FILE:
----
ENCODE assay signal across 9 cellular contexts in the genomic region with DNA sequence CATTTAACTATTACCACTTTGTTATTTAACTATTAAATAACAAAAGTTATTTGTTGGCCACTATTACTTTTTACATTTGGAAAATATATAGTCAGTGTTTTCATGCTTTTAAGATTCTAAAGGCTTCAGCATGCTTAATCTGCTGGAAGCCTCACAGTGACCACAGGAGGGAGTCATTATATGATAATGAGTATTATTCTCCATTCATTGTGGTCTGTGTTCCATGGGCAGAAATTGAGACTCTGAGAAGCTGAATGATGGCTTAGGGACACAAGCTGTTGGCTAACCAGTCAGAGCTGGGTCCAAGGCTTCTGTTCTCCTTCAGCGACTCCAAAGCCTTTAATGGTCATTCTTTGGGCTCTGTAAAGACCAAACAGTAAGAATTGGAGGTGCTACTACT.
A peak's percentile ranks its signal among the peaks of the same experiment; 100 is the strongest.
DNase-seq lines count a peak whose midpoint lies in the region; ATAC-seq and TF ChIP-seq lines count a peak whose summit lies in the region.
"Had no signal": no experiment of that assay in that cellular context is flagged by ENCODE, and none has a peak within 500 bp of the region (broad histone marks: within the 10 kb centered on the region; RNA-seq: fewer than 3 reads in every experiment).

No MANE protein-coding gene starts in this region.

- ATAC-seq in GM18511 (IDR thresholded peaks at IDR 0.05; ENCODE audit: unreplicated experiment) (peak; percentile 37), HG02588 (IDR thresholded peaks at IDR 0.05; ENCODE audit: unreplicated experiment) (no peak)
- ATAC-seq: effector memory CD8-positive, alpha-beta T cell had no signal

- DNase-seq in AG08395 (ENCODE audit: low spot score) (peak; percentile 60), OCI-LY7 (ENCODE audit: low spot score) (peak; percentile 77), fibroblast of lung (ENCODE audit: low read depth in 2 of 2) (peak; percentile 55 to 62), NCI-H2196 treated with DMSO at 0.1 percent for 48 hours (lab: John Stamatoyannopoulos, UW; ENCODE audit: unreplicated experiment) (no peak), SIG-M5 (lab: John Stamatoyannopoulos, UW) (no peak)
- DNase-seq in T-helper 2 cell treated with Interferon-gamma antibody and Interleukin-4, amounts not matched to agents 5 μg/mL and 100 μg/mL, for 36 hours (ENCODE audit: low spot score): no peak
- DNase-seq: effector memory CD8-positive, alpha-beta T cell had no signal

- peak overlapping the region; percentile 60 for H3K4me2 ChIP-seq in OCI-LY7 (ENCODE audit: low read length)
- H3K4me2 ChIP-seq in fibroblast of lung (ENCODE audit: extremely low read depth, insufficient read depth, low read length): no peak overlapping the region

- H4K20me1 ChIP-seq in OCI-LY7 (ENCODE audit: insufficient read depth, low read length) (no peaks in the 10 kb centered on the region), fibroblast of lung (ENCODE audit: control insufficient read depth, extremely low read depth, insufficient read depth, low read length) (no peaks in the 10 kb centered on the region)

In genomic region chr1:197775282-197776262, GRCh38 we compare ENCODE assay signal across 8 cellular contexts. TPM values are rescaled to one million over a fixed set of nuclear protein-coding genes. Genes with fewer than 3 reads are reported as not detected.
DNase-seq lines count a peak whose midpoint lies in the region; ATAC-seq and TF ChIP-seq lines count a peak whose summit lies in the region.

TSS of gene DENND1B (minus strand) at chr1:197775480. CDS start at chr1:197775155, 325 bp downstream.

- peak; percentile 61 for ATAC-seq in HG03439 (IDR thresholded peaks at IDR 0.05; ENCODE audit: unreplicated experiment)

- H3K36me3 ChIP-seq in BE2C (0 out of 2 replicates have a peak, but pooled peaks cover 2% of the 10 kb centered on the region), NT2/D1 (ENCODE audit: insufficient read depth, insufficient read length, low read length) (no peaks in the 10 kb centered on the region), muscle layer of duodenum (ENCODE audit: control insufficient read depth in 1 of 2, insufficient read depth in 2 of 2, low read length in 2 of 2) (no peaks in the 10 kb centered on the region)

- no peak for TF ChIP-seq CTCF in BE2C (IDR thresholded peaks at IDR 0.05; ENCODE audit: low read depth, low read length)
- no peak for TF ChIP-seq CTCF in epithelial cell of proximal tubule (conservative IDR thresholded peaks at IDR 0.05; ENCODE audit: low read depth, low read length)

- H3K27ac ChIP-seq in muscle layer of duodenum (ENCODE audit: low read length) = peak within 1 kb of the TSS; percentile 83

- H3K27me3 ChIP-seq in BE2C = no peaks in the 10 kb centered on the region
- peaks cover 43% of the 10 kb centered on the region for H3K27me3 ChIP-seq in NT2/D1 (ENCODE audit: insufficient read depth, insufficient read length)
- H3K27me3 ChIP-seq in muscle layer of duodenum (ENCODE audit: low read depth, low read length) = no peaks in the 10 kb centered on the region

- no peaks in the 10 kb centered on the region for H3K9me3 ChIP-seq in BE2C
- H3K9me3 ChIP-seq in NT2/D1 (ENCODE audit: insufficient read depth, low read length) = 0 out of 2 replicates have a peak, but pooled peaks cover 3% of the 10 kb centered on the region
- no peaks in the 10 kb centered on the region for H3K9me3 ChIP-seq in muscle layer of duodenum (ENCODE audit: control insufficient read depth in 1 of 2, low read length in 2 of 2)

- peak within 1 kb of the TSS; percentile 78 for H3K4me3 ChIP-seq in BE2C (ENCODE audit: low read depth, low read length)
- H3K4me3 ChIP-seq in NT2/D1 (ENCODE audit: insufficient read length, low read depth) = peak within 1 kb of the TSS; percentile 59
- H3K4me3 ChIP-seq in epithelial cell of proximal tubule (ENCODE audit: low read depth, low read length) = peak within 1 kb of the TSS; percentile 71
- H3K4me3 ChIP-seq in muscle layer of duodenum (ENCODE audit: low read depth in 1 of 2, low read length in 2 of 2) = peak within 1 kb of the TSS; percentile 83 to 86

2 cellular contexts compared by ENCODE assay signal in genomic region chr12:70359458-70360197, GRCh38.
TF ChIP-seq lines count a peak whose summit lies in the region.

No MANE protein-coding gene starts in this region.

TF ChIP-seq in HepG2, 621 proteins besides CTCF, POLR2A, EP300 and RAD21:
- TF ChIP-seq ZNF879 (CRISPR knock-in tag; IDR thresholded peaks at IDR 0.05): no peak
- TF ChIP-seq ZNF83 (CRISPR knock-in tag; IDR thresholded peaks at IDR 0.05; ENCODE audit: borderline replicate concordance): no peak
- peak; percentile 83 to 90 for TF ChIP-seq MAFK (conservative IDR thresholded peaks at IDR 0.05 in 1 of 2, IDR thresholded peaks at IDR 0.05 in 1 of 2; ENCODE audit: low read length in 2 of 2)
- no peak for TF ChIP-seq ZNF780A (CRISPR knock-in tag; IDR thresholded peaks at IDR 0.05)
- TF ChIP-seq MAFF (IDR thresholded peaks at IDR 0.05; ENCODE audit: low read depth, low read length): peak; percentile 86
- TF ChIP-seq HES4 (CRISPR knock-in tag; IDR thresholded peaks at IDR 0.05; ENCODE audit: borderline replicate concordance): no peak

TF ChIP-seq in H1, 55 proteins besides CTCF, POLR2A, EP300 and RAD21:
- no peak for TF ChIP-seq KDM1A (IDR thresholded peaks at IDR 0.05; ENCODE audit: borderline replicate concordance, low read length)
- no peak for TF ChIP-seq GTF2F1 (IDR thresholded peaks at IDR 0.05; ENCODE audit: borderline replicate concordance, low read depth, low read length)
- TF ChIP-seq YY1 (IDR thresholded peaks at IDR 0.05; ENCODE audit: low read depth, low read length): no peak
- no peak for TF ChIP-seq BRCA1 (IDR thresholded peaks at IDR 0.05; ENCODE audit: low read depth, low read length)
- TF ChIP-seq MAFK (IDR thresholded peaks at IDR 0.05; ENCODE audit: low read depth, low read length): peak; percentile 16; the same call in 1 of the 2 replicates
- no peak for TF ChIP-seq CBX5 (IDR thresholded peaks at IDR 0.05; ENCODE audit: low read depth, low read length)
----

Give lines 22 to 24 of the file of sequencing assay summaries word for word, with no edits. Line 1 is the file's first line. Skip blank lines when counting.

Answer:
- H3K27me3 ChIP-seq in BE2C = no peaks in the 10 kb centered on the region
- peaks cover 43% of the 10 kb centered on the region for H3K27me3 ChIP-seq in NT2/D1 (ENCODE audit: insufficient read depth, insufficient read length)
- H3K27me3 ChIP-seq in muscle layer of duodenum (ENCODE audit: low read depth, low read length) = no peaks in the 10 kb centered on the region